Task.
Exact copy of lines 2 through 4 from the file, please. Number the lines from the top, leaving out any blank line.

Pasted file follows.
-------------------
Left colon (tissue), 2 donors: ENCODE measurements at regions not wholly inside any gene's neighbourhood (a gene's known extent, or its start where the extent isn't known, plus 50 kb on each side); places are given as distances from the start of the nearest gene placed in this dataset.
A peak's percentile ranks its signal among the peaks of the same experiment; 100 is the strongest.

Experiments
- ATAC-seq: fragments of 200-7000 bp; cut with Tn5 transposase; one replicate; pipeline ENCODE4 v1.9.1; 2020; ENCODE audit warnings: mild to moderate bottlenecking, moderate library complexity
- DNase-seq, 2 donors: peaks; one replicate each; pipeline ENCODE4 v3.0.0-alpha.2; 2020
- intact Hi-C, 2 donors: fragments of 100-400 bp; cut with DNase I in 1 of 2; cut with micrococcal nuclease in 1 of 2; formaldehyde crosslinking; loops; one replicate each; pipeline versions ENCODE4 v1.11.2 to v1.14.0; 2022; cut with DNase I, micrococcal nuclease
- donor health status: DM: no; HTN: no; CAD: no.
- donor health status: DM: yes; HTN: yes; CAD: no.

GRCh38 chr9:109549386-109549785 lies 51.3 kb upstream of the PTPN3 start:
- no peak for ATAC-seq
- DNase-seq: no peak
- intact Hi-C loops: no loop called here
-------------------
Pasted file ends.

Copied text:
A peak's percentile ranks its signal among the peaks of the same experiment; 100 is the strongest.

Experiments
- ATAC-seq: fragments of 200-7000 bp; cut with Tn5 transposase; one replicate; pipeline ENCODE4 v1.9.1; 2020; ENCODE audit warnings: mild to moderate bottlenecking, moderate library complexity